In another strong push to improve officiating across the board, NFL owners Tuesday passed an amendment to league rules that should help referees receive help from the league office in New York during games and avoid making certain administrative mistakes.
Essentially, the changes include an expansion of the New York office's ability to chime in, which Commissioner Roger Goodell allowed them to do during the playoffs this past season.
The exact wording from the proposal is linked here.
"The Replay Official and designated members of the Officiating Department at the League office may consult with the on-field officials to provide information on the correct application of playing rules, including appropriate assessment of penalty yardage, proper down, and status of the game clock."
The changes also added an additional category and sub categories to Article 5, which defines the type of plays that are reviewable. The new "game administration" category covers penalty enforcement, proper down, spot of a foul and status of the game clock.
"In situations in which time is deemed to have expired during or after the last play of the first or second half, or of an overtime period in the preseason or regular season, or of an overtime half in the postseason, a timing error is defined as having occurred only when the visual evidence demonstrates that more than one second should be put on the clock.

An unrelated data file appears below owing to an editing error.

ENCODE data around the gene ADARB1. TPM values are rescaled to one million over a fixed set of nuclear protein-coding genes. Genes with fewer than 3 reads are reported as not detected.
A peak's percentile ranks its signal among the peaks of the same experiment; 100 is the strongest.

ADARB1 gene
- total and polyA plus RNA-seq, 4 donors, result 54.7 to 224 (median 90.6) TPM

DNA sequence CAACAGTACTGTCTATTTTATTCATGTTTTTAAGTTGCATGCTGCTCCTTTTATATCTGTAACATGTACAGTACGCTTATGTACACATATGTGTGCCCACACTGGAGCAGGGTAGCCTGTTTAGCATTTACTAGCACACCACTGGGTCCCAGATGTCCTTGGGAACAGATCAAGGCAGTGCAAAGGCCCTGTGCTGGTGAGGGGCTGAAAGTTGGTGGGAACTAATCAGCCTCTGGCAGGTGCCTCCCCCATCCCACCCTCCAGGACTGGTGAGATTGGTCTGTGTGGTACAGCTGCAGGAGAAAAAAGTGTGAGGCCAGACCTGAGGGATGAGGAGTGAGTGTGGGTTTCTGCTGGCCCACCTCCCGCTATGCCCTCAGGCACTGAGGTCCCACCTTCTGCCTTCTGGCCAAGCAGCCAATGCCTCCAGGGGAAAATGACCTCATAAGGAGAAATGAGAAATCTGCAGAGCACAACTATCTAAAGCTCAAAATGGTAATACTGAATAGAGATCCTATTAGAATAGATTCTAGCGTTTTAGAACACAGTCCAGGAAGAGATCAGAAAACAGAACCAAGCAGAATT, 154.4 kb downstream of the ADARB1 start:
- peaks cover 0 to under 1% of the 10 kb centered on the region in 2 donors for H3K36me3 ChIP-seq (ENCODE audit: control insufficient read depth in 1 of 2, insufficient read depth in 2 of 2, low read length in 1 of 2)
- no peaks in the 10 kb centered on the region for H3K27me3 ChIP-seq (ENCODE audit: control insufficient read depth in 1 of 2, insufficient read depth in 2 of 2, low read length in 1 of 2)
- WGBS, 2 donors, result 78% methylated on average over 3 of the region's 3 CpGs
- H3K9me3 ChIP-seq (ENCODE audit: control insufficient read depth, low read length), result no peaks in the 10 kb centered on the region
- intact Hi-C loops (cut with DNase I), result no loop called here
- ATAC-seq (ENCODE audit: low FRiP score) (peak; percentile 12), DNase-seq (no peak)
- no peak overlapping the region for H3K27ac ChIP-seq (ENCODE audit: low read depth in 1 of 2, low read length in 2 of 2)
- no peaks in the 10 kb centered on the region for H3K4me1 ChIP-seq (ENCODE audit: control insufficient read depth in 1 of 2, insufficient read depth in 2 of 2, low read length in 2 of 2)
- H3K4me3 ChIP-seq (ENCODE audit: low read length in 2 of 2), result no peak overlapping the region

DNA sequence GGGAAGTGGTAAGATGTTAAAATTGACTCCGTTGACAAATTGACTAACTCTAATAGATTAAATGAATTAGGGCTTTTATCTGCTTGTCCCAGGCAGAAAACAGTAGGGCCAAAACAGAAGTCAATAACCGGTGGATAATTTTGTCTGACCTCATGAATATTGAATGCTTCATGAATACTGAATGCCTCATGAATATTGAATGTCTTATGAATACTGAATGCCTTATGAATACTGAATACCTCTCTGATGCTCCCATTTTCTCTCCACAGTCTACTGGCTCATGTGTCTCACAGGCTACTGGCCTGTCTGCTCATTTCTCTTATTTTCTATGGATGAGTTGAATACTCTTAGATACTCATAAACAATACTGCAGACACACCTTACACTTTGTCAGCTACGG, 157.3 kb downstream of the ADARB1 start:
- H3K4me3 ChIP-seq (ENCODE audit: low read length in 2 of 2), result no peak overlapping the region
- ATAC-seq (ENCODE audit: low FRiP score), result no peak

"In the first half, time shall be restored only if the additional play will be a snap from scrimmage. In the second half, time shall be restored only if it is a one-score game (eight points or less), and the additional play will be a snap from scrimmage by the team that is behind in the score, or by either team if the score is tied. A correction of a timing error for a team timeout may be made only if there is visual evidence of an official's signal."
Game-clock management and penalty reassessment was a major discussion point among owners after a few high-profile officiating mistakes in 2015 altered the outcomes of some games. In November, a missed false start penalty helped elevate the Jaguars over the Ravens. In an October Monday Night Football contest, the clock started 18 seconds early, potentially robbing the Steelers of a second chance to attempt a winning play at the goal line (they scored anyway). That gaffe forced a one-game suspension on Rob Vernatchi, the side judge responsible for the error.
A couple of other notes on proposed ruled changes:
» The league will hold off a rule change regarding the ability to study sideline video for another year.
» Additionally, the proposal of eliminating the 75-man roster cut failed.